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Irrigation,  Plan - Design - DIY,  Raised Garden Beds

How to Install Drip Irrigation in Raised Garden Beds (Drip Tape)

One of our top priorities when building our new garden was to install drip irrigation for all the raised garden beds. When it comes to keeping plants healthy and happy, providing deep, even, regular water is just as important as high-quality soil, compost, and sunshine! Yet good irrigation practices often go overlooked. Hand-watering is time consuming, and it’s difficult to be consistent. Plus, setting up automated drip irrigation systems can often feel intimidating… until now!

Follow along and learn how to set up drip irrigation for multiple raised garden beds. Our new raised bed drip irrigation system utilizes drip tape, but the skills you’ll learn today can easily be applied to other types of drip emitters too. This article and accompanying video will walk you through everything you need to know – from supplies to the step-by-step process – to feel confident to set up a similar drip system of your own. 

2023 Update: We also have a new easy raised bed drip irrigation tutorial here – one that connects right to a nearby hose spigot.

In this article you will find:

  • A brief introduction to drip tape irrigation, including frequently asked questions and best practices about spacing, timing, pressure, and winterizing.

  • A list of supplies needed to set up drip irrigation to raised garden beds. Nearly everything on this list was purchased through Drip Depot. We’ve been long-time Drip Depot customers, and I recently signed up as an affiliate with them as well. So, we’ll receive a small commission if you shop through our links – which is greatly appreciated and supports our work!

  • A YouTube video. I will walk you through the supplies and process of installing drip irrigation for raised garden beds using drip tape. I also show a quick demo of how to glue PVC pipe, and a few other styles of raised bed drip irrigation systems too. If irrigation feels intimidating or confusing to you, it may be best to start by watching the video and then come back to digest everything else!

  • A written summary of the steps shown in the video, with plenty of photos of our drip system install.

  • Notes for alternative options for installing drip irrigation to raised garden beds (such as using standard ½” irrigation tubing and emitters rather than drip tape).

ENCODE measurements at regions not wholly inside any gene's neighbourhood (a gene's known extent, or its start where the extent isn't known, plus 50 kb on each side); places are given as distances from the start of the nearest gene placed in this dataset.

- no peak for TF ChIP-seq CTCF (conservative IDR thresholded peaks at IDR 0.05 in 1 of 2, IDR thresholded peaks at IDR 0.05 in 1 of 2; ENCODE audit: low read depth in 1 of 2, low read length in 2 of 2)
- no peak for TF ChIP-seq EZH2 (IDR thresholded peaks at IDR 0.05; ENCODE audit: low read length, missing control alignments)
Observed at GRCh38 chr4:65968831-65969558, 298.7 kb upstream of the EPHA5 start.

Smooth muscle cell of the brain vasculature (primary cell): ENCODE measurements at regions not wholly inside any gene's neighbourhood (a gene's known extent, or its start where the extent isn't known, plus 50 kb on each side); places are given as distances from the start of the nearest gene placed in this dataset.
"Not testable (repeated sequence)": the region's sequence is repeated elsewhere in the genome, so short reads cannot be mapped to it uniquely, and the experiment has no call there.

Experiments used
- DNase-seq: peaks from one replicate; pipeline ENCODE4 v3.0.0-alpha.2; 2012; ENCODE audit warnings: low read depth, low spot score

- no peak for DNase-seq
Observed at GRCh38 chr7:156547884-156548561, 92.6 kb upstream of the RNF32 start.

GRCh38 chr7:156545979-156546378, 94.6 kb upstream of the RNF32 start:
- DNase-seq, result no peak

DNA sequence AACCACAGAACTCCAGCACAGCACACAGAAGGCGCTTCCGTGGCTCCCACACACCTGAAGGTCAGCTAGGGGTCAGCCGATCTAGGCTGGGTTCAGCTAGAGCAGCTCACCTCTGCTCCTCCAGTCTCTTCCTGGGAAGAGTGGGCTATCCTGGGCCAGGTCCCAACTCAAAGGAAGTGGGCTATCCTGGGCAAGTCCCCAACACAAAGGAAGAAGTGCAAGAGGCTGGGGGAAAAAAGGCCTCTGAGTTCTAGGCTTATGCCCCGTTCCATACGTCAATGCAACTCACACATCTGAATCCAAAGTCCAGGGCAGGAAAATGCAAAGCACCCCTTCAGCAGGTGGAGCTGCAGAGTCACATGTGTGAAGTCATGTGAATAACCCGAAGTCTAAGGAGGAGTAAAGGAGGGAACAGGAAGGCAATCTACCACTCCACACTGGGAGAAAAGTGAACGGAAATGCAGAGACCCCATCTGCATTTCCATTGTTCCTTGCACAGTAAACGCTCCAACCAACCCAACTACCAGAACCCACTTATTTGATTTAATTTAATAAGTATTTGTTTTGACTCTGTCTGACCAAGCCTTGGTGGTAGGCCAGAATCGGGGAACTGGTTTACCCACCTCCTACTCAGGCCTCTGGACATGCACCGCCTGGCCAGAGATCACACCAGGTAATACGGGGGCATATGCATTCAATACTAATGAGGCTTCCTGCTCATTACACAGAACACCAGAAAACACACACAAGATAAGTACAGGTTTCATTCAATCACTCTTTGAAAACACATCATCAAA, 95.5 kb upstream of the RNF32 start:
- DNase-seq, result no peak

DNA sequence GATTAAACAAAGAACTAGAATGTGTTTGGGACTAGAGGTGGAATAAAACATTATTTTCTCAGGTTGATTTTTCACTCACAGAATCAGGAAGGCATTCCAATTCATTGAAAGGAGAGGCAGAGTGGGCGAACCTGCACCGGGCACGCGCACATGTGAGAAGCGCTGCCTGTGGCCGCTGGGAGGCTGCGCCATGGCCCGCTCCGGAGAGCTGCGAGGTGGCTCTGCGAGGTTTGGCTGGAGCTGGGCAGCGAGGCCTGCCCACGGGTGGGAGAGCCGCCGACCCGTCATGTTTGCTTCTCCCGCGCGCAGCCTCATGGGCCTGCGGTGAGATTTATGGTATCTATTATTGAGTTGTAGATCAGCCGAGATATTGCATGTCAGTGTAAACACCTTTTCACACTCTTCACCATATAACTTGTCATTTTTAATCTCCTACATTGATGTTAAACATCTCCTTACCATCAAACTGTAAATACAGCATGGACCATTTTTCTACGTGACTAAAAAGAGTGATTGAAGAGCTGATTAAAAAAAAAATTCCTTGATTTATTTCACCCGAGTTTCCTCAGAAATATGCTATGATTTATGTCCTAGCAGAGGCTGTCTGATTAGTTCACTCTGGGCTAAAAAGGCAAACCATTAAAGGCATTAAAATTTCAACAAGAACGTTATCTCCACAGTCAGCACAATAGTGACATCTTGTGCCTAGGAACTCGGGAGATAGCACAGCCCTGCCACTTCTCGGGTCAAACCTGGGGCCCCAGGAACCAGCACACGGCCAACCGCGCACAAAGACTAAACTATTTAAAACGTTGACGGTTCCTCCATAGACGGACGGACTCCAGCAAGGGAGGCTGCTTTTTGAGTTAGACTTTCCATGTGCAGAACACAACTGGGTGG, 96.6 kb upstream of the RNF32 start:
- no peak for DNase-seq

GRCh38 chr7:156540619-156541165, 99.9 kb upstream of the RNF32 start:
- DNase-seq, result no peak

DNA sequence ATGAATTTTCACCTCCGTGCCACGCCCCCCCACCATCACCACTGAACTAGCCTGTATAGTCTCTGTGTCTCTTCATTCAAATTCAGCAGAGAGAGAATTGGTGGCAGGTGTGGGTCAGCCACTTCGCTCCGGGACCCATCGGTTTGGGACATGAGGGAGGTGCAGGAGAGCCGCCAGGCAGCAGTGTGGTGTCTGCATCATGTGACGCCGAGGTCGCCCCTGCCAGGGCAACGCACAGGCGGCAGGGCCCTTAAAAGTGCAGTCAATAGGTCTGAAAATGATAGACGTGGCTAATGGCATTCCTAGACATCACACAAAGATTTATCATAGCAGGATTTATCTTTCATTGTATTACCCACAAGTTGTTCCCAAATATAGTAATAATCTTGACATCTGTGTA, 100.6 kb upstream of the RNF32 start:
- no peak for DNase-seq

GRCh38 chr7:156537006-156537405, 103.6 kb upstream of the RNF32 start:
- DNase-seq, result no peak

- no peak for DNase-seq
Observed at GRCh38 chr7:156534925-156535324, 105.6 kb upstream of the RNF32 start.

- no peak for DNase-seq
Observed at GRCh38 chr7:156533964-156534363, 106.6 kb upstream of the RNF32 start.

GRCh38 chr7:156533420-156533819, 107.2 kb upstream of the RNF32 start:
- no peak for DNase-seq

Jump straight to the video here.

Drip Irrigation Saves!

Did you know that automatic drip irrigation systems not only save you time and energy, but also save water? Studies show that drip irrigation can save up to 70% more water than overhead sprinkler systems. Rather than spraying everything down willy-nilly, drip irrigation delivers targeted water right at the base of plants and soil. This reduces waste, runoff, and evaporation. 

Not to mention, drip irrigation is more efficient and effective at watering plants deeply, rather than only wetting the top few inches of the soil. Deep water means deeper roots, and more resilient, drought-tolerant, and robust plants. All in all, drip irrigation is a win-win – for you, your wallet, plants, and the planet.

Drip tape running along the soil next to a bok choy seedling. The raised bed contains many small seedlings in the background.

What is drip tape?

Drip tape is essentially a flattened version of drip tubing. It lays flat on the soil surface but puffs up once it’s pressurized and full of water. Drip tape comes with drip emitters pre-installed at a set spacing, such as every 6, 9, 12, 18, or 24 inches apart. Each individual emitter will emit a set quantity of water – from 0.25 gallons per hour (GPH) up to 1 GPH depending on the type of drip tape you choose. Drip tape operates at a lower water pressure (8-15 psi) than standard drip irrigation (20-40 psi). 

It’s important to note that not all drip tape is created equal. In fact, drip tape often gets a bad rap as being short-lived or even “disposable” because of the way it’s commonly used in big ag. Yet the lifespan of drip tape depends on the quality and thickness of the tape used. We chose the thickest commercial-quality drip tape we could find (15 mil), rated to last up to 10 years when taken care of!